Lest we forget at least an over-the-shoulder acknowledgment to the very first radical: from all our legends, mythology, and history (and who is to know where mythology leaves off and history begins — or which is which), the first radical known to man who rebelled against the establishment and did it so effectively that he at least won his own kingdom — Lucifer.—Saul Alinsky, Rules for Radicals
If you’ve ever been involved in community organizing, you’ve been influenced by Saul Alinsky’s Rules for Radicals. If you have helped on a neighborhood clean-up, a community day of volunteering, registered people to vote or driven them to the polls, participated in Neighborhood Watch or shown up for a City Council meeting to speak your mind on a new tax, carried a sign at rally protesting racism or protesting police violence, you’ve been part of Alinsky’s vision of empowerment for the marginalized: how to get political power and use it. He spoke about the “the whys and wherefores of life as it is lived, the world as it is, not our wished-for fantasy of the world as it should be.”
Most people have never read Alinsky, whose 1972 book was published shortly before he died, and only know about him because he is a favorite whipping-boy of the Right. Since President Obama served as a community organizer in his youth and his wife was a National Service member as a VISTA, the Right has sought for years to tie them to the “radical ideas” of Alinsky, who counseled would-be organizers to find out what poor people were passionate about, light a fire under it and fan the flames.
Last night, in his address to the RNC, former Presidential-aspirant-turned-Trump-acolyte Dr. Ben Carson linked Hillary Clinton to Alinsky, and, using his quote above, to Old Snatch, the original rebel.
Now, one of the things that I have learned about Hillary Clinton is that one of her heroes, her mentors was Saul Alinsky. And her senior thesis was about Saul Alinsky. This was someone she greatly admired and let me tell you something about Saul Alinsky. He wrote a book called Rules for Radicals. It acknowledges Lucifer, the original radical who gained his own kingdom. Now think about that. This is our nation where our founding document, the Declaration of Independence talks about certain inalienable rights that come from our creator, a nation where our Pledge of Allegiance says we are ‘One nation under God.’ This is a nation where every coin in our pockets and every bill in our wallet says, ‘In God We Trust.’ So are we willing to elect someone as president who has as their role model somebody who acknowledges Lucifer? Think about that.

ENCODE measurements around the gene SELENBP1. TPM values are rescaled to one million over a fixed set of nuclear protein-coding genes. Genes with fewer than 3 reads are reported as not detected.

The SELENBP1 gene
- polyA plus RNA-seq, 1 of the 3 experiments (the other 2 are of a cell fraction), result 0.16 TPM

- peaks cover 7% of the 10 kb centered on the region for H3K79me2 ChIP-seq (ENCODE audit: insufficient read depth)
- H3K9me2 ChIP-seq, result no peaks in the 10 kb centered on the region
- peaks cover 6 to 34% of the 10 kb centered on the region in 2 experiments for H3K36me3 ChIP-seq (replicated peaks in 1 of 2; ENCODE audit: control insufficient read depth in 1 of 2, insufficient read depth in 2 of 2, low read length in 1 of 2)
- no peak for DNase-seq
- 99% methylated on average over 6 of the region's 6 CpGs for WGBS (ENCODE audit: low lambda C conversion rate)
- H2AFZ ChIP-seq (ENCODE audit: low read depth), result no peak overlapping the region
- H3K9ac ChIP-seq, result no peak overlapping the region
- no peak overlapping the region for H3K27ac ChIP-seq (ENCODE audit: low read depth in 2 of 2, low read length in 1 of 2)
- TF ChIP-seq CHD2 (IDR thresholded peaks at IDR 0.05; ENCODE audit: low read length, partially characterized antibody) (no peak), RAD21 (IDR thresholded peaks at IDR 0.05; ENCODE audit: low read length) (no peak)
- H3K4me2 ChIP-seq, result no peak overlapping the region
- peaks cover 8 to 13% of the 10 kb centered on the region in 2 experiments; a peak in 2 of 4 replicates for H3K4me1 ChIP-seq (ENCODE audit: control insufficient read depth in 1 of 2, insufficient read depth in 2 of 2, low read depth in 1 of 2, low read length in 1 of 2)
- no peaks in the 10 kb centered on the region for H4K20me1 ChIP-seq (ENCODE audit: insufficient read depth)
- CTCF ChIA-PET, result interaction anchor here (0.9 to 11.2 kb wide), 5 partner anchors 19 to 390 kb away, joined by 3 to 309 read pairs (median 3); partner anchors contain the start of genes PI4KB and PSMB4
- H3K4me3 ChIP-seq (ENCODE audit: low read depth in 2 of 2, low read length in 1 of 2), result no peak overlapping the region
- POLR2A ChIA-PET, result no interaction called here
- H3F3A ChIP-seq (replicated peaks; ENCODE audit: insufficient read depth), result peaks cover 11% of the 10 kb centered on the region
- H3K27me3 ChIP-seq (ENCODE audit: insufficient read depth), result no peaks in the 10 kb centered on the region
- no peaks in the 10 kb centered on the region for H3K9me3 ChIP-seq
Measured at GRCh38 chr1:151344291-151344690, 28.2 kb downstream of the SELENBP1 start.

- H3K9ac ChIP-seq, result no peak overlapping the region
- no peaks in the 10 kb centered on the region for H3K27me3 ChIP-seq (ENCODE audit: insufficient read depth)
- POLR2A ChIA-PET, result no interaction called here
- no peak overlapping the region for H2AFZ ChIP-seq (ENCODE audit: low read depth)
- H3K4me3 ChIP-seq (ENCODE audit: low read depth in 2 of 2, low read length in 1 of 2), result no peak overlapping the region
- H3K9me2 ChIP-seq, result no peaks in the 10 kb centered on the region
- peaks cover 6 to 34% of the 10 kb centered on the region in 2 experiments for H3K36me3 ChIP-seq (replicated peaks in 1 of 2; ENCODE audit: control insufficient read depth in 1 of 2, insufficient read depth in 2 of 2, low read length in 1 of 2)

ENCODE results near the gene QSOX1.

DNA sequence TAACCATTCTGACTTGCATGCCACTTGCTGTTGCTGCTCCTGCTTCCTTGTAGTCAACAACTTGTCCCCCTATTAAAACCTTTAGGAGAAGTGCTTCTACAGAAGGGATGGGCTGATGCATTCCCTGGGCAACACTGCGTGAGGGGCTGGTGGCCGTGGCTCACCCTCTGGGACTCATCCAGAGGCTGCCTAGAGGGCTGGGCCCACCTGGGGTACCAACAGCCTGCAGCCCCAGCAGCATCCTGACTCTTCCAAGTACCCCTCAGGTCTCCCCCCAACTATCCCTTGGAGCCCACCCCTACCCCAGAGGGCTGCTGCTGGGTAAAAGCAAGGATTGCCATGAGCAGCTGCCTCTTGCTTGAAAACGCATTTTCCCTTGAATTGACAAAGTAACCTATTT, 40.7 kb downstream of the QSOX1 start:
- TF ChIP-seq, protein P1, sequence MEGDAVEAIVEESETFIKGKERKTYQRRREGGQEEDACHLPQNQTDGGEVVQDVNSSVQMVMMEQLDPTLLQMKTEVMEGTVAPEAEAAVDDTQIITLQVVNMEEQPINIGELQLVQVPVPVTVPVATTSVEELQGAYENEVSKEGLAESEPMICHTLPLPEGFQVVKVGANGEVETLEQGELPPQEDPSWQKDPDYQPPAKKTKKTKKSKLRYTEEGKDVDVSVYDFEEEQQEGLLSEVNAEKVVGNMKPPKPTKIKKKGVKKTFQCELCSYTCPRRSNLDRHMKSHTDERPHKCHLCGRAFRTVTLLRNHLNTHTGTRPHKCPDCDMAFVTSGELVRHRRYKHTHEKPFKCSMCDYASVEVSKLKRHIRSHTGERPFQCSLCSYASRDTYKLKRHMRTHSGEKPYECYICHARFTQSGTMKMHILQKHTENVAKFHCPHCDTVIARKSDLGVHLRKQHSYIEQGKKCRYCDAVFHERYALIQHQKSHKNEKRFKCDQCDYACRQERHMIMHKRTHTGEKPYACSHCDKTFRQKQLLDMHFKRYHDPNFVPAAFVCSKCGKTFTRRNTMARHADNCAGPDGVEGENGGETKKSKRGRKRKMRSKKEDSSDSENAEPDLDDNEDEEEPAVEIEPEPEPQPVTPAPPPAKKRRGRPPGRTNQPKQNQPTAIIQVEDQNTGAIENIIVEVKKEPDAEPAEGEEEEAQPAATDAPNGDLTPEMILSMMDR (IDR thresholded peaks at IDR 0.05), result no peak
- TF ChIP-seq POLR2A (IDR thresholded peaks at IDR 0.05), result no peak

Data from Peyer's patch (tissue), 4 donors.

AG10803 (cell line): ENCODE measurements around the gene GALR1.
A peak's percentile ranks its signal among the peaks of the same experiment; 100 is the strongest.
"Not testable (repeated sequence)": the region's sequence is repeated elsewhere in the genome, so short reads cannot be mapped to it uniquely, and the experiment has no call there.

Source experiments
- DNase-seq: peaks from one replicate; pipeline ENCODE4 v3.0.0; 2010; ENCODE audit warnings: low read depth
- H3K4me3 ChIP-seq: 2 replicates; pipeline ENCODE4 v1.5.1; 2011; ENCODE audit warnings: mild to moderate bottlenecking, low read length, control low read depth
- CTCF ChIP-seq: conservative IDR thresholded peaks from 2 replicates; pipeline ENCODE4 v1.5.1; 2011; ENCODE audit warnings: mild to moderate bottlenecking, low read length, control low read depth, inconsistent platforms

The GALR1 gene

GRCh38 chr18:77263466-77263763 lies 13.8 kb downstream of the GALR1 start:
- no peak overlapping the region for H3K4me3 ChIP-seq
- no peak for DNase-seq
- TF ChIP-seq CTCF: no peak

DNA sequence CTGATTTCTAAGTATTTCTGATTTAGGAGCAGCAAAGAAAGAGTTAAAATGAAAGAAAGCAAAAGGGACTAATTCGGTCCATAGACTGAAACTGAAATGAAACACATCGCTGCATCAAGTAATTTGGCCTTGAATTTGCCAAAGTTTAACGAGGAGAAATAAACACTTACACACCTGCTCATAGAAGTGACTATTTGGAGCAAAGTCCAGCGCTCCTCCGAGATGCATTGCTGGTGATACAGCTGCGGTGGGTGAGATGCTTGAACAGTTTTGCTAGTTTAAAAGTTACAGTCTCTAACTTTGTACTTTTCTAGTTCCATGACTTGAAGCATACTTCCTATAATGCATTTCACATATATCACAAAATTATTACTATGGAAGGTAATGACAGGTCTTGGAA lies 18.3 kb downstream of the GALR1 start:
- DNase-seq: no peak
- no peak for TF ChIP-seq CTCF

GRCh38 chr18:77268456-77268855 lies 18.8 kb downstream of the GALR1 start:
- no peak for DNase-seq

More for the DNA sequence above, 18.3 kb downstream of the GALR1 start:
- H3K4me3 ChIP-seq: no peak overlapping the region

As it turns out, a closer reading of Alinsky’s life and work show a man who was not very friendly to Left, mostly because it never really got anything done. In a 2012 article in Salon, Thomas Sugre wrote:
In the 1930s, Alinsky had little patience for the bona fide socialists and card-carrying Communists who were prominent advocates of labor and civil rights. He repudiated Marxism then. By the 1960s — his moment of greatest influence — Alinsky was even harsher in his criticism of the New Left. He viewed activists in Students for a Democratic Society as naive and impractical and denounced the tactics of their erstwhile comrades on the militant fringe, like the Black Panthers and the Weather Underground as doomed to failure for their violent tactics and unwillingness to compromise. Alinsky loathed dogmatism of all varieties.
But Alinsky also had little patience for mainstream liberals and European social democrats. He argued that the technocratic style of government by experts and bureaucrats was out of touch with “the people.” Before it became fashionable, he argued for citizen participation in politics and the devolution of power downward, away from Washington and into the hands of ordinary citizens. Though he was a secular Jew, Alinsky forged his closest alliance with Catholic advocates of social justice, whose views at the time could not be described in the easy binary of left versus right. If any political view appealed to Alinsky, it was the Catholic doctrine of “subsidiarity,” namely leaving governance to the smallest possible unit: the community. Alinsky counted among his closest friends the Catholic theologian Jacques Maritain (whose doctrine of personalism was one of the strongest influences on the young Polish cleric Karol Wojtyla, later Pope John Paul II).
In other words, Alinsky was a not-very-radical lower-case-“D” democrat. He actually believed in the power of people at the bottom to create change at the top. His sympathy for the Devil was in the effectiveness of the Fallen Morningstar to mount a rebellion against the God of Israel. Outside the hermetically sealed environment of the modern GOP, Alinsky is seen as an idealist, who valued political compromise as the key to getting things done. He wrote: “If you start with nothing, demand 100 percent, then compromise for 30 percent, you’re 30 percent ahead.”
I supppose that compromise as the key to political progress is a pretty radical idea these days. What it isn’t is a nod to Satanism or path to revolution.